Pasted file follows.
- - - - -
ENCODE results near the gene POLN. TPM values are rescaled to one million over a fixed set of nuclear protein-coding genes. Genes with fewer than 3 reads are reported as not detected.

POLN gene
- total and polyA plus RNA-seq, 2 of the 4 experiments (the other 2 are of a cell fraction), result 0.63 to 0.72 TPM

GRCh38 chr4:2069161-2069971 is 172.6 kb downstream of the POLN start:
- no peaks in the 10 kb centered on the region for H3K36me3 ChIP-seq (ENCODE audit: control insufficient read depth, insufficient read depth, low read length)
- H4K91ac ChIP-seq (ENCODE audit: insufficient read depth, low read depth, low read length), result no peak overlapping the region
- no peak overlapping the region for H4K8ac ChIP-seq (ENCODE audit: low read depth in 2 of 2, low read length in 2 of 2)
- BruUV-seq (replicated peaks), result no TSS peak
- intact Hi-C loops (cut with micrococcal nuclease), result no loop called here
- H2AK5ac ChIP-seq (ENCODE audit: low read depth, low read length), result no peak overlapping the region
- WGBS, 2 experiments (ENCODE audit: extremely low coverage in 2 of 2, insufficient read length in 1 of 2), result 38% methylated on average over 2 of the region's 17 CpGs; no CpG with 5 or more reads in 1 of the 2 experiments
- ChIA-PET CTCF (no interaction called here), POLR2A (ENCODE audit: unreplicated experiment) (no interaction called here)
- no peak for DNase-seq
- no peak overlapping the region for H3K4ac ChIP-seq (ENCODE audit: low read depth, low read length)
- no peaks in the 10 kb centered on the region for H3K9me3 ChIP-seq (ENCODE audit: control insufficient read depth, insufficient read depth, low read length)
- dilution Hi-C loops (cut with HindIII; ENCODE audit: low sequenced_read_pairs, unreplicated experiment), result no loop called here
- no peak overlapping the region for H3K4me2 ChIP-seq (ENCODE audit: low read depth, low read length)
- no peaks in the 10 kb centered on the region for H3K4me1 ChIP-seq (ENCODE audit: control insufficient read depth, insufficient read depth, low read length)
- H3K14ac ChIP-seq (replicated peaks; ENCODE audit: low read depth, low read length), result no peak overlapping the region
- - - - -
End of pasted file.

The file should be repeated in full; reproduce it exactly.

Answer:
ENCODE results near the gene POLN. TPM values are rescaled to one million over a fixed set of nuclear protein-coding genes. Genes with fewer than 3 reads are reported as not detected.

POLN gene
- total and polyA plus RNA-seq, 2 of the 4 experiments (the other 2 are of a cell fraction), result 0.63 to 0.72 TPM

GRCh38 chr4:2069161-2069971 is 172.6 kb downstream of the POLN start:
- no peaks in the 10 kb centered on the region for H3K36me3 ChIP-seq (ENCODE audit: control insufficient read depth, insufficient read depth, low read length)
- H4K91ac ChIP-seq (ENCODE audit: insufficient read depth, low read depth, low read length), result no peak overlapping the region
- no peak overlapping the region for H4K8ac ChIP-seq (ENCODE audit: low read depth in 2 of 2, low read length in 2 of 2)
- BruUV-seq (replicated peaks), result no TSS peak
- intact Hi-C loops (cut with micrococcal nuclease), result no loop called here
- H2AK5ac ChIP-seq (ENCODE audit: low read depth, low read length), result no peak overlapping the region
- WGBS, 2 experiments (ENCODE audit: extremely low coverage in 2 of 2, insufficient read length in 1 of 2), result 38% methylated on average over 2 of the region's 17 CpGs; no CpG with 5 or more reads in 1 of the 2 experiments
- ChIA-PET CTCF (no interaction called here), POLR2A (ENCODE audit: unreplicated experiment) (no interaction called here)
- no peak for DNase-seq
- no peak overlapping the region for H3K4ac ChIP-seq (ENCODE audit: low read depth, low read length)
- no peaks in the 10 kb centered on the region for H3K9me3 ChIP-seq (ENCODE audit: control insufficient read depth, insufficient read depth, low read length)
- dilution Hi-C loops (cut with HindIII; ENCODE audit: low sequenced_read_pairs, unreplicated experiment), result no loop called here
- no peak overlapping the region for H3K4me2 ChIP-seq (ENCODE audit: low read depth, low read length)
- no peaks in the 10 kb centered on the region for H3K4me1 ChIP-seq (ENCODE audit: control insufficient read depth, insufficient read depth, low read length)
- H3K14ac ChIP-seq (replicated peaks; ENCODE audit: low read depth, low read length), result no peak overlapping the region